All of which distill down to me, who moves around so much the thought of settling down kick-starts my anxiety. There’s so much to see, so many houses to be lived in, so many countries and towns and villages to discover, to be a part of. How can I choose one place to spend the rest of my life?

Maybe restlessness is the Afro-Caribbean ethos. Maybe I’m trying to outrun some deep emotional trauma. Maybe I’m trying to pin down that nebulous feeling of Home.Maybe I’m not old enough to settle down (maybe I never will be).

And hold me fast, hold me fast
Cause I’m a hopeless wanderer
I will learn, I will learn to love the skies I’m under
Mumford and Sons “Hopeless Wanderer”

But maybe one day this hopeful wanderer will hang her hat on some worthy homestead, and settle down to tell stories of a life well-traveled. For now, though, I’ll keep knocking about, readjusting and starting over. After all, it’s what I know best.

You are (meant to be) here.

I am often overwhelmed by day to day decision-making. Simple choices like what to have for breakfast, or which route to drive home, or what outfit to wear build themselves up in my mind, until somehow they have acquired more space than they should. Suddenly my decision to stop at the supermarket after work has the same weight as deciding to pursue postgraduate education.

Often, too, it feels like all my decisions are the wrong ones. When I follow my instincts, when I don’t follow my instincts – no matter how I try to weigh the pros and cons I still end up feeling like I let the right choice slip away.

Last week I was running late to pick my partner up from work. As usual my series of choices led me down the wrong path: tardiness. But as I crested the hill, I caught a glimpse of the sunset on the horizon. The brilliantly scarlet star was seconds away from sinking out of view, and I got to watch those seconds.

Almost instantly I felt a wave of calm and certainty. All the choices I had made that day – wrong, right or indifferent – had led me to this exact moment, and I couldn’t have timed it better if I tried. It suddenly didn’t matter that I was late – lateness happens. All that mattered was that I was exactly where I was supposed to be.

 

Milestones and Metaphors 

For my 25th birthday the universe’s present to me was the surprising and unwelcome reminder that the best laid plans of mice and men often go awry. Instead of a relaxing day of doing nothing circumstances conspired to trap me in work. The horror.

But as I lay railing against the unstructured ebb and flow of life, I reminded myself that we are merely leaves floating down the stream of eternity. Day to day struggles seem all-consuming in the moment but time pushes us ever forward. Yesterday’s trials become tomorrow’s lessons.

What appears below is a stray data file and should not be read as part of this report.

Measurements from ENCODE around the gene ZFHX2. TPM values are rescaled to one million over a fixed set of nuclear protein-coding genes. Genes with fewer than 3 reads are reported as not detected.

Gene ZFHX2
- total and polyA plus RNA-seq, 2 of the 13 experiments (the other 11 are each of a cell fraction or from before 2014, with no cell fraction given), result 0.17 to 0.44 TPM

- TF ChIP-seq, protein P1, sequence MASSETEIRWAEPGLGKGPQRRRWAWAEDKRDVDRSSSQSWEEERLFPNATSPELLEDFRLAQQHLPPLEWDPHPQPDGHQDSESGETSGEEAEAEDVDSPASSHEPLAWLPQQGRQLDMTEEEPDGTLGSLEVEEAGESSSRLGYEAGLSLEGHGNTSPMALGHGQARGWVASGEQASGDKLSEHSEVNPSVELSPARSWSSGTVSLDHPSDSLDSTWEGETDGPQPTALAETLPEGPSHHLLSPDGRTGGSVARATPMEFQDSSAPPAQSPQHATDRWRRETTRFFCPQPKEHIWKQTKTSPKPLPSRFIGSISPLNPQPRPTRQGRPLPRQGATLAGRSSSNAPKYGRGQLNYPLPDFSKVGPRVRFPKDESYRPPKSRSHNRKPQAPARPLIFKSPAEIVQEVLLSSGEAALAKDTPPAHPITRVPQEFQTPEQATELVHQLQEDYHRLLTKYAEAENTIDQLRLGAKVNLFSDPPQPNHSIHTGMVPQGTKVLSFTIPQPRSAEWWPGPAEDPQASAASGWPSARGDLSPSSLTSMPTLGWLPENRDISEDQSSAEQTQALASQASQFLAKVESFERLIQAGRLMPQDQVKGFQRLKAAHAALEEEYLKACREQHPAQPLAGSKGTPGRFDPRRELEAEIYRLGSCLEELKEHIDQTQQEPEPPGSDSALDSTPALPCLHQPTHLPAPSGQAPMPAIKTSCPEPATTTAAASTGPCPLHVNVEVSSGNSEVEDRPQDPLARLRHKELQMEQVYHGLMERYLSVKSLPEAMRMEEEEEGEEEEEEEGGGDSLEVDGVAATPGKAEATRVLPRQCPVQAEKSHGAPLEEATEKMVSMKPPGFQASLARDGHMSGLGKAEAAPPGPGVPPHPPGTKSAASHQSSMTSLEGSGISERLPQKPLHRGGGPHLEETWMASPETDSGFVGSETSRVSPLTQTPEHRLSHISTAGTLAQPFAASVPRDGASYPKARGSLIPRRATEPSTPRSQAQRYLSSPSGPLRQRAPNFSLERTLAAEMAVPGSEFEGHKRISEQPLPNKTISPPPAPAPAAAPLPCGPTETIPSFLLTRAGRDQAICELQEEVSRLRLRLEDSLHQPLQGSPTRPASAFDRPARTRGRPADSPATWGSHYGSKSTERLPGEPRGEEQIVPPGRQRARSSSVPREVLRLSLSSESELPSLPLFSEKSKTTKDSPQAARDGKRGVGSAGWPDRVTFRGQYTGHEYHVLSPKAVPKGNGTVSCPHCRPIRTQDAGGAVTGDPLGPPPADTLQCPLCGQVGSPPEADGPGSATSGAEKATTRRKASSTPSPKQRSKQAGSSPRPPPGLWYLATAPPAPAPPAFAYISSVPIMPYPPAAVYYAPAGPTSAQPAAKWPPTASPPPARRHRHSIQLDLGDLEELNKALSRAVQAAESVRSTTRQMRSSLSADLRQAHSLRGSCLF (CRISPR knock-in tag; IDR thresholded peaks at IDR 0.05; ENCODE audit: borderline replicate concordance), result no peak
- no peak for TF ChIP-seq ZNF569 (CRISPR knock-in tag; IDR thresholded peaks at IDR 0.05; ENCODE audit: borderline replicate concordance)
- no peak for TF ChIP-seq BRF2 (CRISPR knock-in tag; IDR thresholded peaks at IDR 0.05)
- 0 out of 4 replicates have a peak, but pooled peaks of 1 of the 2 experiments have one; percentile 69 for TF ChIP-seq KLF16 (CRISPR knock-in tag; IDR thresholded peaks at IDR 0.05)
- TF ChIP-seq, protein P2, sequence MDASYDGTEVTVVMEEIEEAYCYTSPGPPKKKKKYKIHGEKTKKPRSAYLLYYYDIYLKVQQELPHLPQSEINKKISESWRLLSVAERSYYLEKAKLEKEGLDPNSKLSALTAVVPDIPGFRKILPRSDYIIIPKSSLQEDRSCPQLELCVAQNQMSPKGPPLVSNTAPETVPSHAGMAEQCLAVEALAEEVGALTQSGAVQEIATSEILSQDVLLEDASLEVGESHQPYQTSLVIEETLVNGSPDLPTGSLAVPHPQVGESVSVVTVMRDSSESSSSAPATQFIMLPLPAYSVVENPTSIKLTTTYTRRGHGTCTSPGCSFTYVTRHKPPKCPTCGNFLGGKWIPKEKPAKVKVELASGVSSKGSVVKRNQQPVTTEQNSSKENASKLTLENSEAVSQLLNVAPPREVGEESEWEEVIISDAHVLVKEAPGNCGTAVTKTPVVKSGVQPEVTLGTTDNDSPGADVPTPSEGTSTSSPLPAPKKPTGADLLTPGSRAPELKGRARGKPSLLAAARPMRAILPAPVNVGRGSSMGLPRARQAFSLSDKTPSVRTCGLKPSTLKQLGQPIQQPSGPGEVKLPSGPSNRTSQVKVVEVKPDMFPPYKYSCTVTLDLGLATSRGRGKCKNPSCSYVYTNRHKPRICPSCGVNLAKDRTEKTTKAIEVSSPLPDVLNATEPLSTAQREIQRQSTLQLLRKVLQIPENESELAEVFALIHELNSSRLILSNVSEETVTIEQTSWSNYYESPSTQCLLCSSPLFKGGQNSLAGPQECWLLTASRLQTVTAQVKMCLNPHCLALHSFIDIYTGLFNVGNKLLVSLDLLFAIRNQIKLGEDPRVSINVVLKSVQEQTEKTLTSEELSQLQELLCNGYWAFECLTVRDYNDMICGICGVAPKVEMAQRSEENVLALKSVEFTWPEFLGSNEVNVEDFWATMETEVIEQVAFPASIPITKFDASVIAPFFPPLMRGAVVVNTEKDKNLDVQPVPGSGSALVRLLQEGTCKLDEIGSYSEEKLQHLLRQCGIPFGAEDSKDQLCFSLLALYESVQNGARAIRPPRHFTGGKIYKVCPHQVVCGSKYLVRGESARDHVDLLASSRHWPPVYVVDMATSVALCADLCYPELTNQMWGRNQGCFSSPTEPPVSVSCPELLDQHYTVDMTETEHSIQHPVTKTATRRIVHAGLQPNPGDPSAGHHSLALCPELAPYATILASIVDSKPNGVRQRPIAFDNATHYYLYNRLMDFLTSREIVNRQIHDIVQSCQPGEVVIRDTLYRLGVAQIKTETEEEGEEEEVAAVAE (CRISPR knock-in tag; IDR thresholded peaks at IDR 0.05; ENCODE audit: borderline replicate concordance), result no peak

What is important, I thought, is remembering to take a break from the rapids that overwhelm us and spend some moments enjoying the feel of sunshine. It’s no good jumping from crisis to crisis and ignoring the good bits in between. The good bits are the whole point.

So here’s to gratitude. And a quarter century of living. And paying more attention to the good parts for the next twenty-five years.

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I love travelling.

I love the quiet stillness that enters my mind when I’m riding along though noisy traffic or empty back roads with serene pastures. There’s a weight that feels lifted off my shoulders, a loosening of the usual necktie of anxiety and suddenly I can breathe. I can think without over thinking. I can decide without second guessing. Best of all, I can sleep.

Travelling in the wee hours of the morning is even better because now it’s combined with the mysterious delight of being awake when no one else is. That feeling also leaves me at peace and content.

Maybe this is a metaphor of some sorts. A reminder to cherish the journey more than the destination.

And isn’t that the whole point of life anyway?

Getting Okay with Being Happy

There are two tragedies in life. One is not getting what one wants and the other is getting it.
-Oscar Wilde

Does anyone else find that they are most miserable when they finally get what they want? I’m not talking about the feeling of almost-but-not-quite-satisfaction when you have nothing else to wish for (and come on, we’re human beings. There will always be something else to wish for). I mean the other feeling. The feeling that there’s something wrong with you being happy.

Am I crazy? Yes. Am I alone in my craziness? I really hope not.

My life has been coming together in a way that is entirely surprising and entirely unfamiliar to me. So far everything is on track (I am knocking on ALL the wood, universe): my career, my personal life, my finances. And I’m a little bit (okay, a lot) baffled by how coordinated it all seems. Granted, on the inside I’m still a wibbling mess trying to pass off as an adult. But on the outside and in the big picture things look kinda sorta maybe okay.

And that freaks me the hell out. Instead of enjoying the good times while they’re here I am anxiously waiting for the other shoe to drop. For the storm after the calm. When will this all be dragged away from me, I wonder frantically. How long can happiness be mine??

As if there’s something inherently wrong with me being happy. As if the universe in some way needs to balance out this time of contentment with an equally horrible tragedy. When in reality no one is taking stock of the good times to balance them out with bad, and for God’s sake what is so wrong with being happy?

Freud blames my parents. I blame the messed up way my mind works sometimes, tricking me into thinking that I’m only doing well if I’m suffering. Why do our brains lie to us? Is there some magic way to stop the lies, or at least ignore them?

Maybe the only answer is the daily reminder to be gentle with myself, and appreciate each moment as it happens. Which is a good enough answer for me.